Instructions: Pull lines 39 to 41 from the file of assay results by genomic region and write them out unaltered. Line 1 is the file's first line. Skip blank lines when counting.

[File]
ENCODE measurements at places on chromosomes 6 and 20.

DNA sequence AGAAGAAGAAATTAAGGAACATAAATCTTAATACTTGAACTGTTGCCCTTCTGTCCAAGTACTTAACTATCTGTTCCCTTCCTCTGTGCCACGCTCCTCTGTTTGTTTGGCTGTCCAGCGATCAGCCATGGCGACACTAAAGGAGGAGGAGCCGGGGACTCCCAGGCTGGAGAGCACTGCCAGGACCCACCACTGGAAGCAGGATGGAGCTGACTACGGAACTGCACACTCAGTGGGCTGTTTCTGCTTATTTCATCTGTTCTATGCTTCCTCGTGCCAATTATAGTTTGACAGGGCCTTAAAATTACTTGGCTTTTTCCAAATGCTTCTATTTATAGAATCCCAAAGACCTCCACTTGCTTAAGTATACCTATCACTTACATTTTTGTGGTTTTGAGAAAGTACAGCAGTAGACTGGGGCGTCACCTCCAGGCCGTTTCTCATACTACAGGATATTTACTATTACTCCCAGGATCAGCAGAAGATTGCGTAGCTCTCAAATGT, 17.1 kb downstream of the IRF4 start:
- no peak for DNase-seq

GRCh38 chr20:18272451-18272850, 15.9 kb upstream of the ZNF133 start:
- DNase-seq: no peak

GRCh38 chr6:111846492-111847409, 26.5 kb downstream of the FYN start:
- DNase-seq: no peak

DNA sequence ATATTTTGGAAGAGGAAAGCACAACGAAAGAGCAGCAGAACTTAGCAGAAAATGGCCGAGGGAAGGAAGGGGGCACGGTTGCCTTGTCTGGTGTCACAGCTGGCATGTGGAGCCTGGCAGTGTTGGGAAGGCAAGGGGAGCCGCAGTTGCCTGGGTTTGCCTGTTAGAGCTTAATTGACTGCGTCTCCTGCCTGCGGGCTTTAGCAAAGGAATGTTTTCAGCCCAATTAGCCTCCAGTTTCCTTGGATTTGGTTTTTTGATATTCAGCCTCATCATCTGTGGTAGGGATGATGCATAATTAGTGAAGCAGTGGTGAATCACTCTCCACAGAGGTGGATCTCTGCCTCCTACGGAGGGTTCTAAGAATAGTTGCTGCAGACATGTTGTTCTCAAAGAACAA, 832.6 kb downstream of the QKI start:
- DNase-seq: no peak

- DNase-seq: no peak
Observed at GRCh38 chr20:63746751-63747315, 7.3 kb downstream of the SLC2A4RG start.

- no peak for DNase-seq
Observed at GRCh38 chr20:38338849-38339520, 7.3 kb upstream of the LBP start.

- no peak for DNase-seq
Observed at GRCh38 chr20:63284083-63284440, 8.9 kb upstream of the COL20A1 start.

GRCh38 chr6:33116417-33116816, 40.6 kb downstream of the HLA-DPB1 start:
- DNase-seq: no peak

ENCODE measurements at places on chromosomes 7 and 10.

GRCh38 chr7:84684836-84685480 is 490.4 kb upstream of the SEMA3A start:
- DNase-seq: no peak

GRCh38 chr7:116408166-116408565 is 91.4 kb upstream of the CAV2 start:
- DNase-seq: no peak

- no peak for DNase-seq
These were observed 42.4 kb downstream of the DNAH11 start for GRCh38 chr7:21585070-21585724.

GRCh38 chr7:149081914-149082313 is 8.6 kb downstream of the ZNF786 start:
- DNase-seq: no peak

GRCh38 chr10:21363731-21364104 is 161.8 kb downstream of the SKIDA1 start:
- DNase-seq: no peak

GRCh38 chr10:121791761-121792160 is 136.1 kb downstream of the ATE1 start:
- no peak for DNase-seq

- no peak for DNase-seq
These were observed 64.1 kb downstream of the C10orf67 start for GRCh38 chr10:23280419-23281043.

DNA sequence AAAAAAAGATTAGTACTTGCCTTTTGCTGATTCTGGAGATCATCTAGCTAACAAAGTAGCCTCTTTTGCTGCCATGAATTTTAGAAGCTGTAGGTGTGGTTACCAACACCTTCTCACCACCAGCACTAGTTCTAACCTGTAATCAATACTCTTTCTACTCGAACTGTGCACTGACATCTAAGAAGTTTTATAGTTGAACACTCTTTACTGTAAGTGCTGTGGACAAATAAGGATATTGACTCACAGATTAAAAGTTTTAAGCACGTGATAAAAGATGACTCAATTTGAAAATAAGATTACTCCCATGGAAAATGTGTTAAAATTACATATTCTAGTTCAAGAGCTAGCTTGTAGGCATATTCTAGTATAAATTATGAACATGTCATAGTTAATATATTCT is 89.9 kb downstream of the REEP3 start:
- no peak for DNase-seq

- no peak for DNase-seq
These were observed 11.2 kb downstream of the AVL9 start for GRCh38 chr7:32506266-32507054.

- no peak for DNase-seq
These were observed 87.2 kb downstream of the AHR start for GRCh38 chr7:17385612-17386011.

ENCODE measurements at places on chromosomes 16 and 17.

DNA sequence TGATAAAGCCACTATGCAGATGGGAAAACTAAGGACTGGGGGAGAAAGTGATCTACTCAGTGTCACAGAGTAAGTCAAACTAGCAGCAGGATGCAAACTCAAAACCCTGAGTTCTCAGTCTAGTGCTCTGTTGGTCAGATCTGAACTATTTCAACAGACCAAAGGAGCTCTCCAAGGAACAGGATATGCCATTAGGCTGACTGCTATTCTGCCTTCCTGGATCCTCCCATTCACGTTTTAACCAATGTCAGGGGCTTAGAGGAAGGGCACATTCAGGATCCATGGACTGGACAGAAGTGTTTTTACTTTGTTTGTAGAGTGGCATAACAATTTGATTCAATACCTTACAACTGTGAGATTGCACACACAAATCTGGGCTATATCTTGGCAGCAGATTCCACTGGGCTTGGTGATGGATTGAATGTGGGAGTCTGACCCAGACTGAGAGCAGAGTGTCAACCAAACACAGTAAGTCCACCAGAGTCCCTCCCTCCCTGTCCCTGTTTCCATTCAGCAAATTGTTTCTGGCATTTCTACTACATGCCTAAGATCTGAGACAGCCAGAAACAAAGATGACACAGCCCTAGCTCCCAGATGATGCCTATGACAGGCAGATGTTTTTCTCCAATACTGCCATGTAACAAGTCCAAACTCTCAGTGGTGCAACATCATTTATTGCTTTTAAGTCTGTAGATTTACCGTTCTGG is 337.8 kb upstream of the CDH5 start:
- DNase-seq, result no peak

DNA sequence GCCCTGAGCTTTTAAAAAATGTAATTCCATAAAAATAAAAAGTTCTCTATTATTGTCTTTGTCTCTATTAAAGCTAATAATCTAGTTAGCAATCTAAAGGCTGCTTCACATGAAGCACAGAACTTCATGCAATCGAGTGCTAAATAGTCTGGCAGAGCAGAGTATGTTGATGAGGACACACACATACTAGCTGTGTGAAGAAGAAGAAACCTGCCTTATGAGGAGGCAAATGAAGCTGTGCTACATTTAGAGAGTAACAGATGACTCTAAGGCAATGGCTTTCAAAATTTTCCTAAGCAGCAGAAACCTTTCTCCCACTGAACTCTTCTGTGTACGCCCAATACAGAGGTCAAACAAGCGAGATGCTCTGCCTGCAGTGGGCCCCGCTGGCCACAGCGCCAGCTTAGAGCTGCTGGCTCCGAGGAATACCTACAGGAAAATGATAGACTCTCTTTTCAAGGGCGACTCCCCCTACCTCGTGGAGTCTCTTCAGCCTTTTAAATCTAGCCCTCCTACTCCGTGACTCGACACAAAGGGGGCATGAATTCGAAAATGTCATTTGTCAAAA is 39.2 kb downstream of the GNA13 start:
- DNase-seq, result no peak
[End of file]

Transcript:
ENCODE measurements at places on chromosomes 16 and 17.

DNA sequence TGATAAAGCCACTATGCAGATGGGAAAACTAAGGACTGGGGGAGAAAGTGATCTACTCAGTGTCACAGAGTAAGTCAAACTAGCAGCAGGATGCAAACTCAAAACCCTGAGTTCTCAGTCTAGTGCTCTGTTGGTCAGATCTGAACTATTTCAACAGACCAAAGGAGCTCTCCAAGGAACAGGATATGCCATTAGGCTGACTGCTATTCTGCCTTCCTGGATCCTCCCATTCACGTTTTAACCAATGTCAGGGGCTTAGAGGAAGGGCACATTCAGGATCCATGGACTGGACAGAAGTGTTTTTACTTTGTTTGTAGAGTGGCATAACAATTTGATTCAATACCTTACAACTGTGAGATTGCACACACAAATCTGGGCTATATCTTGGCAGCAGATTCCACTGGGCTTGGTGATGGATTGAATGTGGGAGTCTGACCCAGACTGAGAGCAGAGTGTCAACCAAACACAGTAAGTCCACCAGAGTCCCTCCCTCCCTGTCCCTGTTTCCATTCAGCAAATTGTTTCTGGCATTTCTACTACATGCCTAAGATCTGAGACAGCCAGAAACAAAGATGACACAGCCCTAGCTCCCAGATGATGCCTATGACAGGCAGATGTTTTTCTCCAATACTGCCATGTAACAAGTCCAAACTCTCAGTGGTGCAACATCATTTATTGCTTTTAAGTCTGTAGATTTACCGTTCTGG is 337.8 kb upstream of the CDH5 start:
- DNase-seq, result no peak